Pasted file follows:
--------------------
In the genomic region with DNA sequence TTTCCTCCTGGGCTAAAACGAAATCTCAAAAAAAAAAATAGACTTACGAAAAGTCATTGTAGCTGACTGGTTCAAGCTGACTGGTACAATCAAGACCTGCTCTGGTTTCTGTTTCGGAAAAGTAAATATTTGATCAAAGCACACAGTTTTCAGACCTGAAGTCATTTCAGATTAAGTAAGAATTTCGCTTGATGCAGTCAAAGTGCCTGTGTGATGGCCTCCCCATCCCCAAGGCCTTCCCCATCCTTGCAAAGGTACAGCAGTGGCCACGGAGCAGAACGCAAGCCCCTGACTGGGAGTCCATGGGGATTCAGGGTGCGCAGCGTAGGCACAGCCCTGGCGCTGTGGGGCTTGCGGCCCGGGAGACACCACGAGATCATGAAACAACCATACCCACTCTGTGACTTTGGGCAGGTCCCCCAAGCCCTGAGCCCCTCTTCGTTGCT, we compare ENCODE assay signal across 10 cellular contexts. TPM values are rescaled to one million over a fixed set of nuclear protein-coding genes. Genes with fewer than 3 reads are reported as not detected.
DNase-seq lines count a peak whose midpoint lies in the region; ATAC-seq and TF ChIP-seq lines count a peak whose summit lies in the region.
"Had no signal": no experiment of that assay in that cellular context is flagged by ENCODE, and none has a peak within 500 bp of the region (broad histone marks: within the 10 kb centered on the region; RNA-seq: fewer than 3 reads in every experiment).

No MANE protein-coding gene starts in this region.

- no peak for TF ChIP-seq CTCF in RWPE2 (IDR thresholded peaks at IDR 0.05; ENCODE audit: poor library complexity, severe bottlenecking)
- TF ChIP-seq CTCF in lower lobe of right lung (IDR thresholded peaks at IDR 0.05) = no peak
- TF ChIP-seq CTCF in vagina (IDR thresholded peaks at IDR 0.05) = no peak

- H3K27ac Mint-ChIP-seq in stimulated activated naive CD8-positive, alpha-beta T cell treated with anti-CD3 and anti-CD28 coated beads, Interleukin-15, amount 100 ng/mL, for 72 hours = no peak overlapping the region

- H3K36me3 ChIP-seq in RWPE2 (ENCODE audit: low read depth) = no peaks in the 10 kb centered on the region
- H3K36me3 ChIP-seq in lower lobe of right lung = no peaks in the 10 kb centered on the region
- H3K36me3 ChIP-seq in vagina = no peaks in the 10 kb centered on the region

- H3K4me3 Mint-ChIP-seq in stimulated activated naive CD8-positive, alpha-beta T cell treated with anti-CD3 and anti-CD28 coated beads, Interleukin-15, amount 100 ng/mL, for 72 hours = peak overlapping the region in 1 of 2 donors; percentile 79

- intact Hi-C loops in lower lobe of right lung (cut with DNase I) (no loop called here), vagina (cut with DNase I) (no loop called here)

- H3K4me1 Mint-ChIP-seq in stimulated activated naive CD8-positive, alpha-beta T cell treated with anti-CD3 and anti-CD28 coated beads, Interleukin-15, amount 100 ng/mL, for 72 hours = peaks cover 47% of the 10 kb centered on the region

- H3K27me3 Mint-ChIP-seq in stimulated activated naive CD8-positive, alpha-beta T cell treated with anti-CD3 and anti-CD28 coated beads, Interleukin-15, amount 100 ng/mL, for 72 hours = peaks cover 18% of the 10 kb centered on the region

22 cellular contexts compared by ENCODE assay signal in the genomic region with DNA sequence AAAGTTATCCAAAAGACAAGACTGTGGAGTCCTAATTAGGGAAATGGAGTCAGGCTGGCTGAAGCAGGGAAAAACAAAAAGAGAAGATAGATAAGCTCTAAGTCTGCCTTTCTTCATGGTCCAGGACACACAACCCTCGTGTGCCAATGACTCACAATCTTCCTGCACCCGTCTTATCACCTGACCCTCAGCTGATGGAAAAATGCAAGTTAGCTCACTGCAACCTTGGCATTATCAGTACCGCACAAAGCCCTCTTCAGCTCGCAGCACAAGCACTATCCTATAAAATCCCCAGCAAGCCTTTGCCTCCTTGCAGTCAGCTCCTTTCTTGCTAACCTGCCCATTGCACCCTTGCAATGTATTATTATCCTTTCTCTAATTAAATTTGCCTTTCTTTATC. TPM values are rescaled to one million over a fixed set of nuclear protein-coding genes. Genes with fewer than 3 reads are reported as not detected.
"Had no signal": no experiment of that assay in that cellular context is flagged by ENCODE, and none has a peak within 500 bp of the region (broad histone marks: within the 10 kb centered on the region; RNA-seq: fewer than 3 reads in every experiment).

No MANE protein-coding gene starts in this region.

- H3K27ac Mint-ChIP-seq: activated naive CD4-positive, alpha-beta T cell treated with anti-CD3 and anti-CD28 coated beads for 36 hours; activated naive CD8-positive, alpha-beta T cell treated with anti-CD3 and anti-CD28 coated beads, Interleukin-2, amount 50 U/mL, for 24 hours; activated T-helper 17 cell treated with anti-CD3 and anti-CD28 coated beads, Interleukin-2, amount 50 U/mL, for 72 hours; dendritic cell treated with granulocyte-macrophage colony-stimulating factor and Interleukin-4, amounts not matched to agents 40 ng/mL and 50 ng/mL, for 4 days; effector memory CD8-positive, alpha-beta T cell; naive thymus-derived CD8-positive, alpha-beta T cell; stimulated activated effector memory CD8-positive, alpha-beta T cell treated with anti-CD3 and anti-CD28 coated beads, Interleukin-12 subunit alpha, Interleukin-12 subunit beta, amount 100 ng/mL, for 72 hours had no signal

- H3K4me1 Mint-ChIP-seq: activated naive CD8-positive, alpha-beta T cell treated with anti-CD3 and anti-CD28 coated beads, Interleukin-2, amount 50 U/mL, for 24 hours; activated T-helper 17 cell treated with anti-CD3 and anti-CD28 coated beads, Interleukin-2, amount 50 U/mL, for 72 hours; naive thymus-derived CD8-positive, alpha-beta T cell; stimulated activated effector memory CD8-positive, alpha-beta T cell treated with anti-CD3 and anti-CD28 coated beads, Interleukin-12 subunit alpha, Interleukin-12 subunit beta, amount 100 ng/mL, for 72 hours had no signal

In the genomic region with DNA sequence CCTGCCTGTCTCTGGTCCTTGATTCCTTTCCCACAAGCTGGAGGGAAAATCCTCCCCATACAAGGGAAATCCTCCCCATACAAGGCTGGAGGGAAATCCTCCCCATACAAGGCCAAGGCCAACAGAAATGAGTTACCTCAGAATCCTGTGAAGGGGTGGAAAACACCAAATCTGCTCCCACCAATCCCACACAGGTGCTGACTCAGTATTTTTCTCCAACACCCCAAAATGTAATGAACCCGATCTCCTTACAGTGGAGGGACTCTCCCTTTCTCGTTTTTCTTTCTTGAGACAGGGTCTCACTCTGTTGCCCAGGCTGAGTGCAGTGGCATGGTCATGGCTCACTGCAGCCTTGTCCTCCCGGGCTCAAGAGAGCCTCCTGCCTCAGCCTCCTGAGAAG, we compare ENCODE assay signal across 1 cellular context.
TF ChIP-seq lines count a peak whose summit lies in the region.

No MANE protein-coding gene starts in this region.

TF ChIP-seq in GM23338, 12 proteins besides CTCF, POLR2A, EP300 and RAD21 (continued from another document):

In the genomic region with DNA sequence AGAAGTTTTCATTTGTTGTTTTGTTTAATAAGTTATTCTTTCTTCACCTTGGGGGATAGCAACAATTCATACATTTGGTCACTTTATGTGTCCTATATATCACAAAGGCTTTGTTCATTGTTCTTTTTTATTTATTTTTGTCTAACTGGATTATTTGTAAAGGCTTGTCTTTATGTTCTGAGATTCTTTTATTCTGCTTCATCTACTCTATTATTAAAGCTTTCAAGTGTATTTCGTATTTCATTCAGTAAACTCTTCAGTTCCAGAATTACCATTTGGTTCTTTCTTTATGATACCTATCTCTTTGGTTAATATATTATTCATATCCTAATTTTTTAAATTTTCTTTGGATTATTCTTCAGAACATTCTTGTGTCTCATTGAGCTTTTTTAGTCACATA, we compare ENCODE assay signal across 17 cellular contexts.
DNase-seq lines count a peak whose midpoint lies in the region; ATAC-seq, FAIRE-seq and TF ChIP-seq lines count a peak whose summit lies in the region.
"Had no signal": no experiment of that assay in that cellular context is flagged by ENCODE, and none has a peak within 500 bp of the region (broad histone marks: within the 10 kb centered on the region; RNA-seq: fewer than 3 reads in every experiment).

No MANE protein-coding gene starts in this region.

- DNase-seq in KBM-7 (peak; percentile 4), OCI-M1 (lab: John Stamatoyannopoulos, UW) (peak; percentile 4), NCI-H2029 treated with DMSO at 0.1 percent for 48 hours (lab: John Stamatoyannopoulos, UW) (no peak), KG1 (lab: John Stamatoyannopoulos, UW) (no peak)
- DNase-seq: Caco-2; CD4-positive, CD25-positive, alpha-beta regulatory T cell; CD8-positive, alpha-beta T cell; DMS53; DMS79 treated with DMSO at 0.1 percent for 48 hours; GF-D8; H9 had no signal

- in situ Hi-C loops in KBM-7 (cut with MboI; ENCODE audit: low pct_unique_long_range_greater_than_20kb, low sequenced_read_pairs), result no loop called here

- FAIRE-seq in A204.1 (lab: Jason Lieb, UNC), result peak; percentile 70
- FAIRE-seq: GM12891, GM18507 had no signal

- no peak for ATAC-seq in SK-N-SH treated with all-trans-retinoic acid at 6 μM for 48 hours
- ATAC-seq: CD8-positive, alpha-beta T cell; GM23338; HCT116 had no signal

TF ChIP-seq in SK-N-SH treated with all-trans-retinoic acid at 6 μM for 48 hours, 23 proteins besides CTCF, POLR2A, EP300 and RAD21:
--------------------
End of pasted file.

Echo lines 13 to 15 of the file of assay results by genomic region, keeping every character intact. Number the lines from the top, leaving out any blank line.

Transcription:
- intact Hi-C loops in lower lobe of right lung (cut with DNase I) (no loop called here), vagina (cut with DNase I) (no loop called here)

- H3K4me1 Mint-ChIP-seq in stimulated activated naive CD8-positive, alpha-beta T cell treated with anti-CD3 and anti-CD28 coated beads, Interleukin-15, amount 100 ng/mL, for 72 hours = peaks cover 47% of the 10 kb centered on the region

- H3K27me3 Mint-ChIP-seq in stimulated activated naive CD8-positive, alpha-beta T cell treated with anti-CD3 and anti-CD28 coated beads, Interleukin-15, amount 100 ng/mL, for 72 hours = peaks cover 18% of the 10 kb centered on the region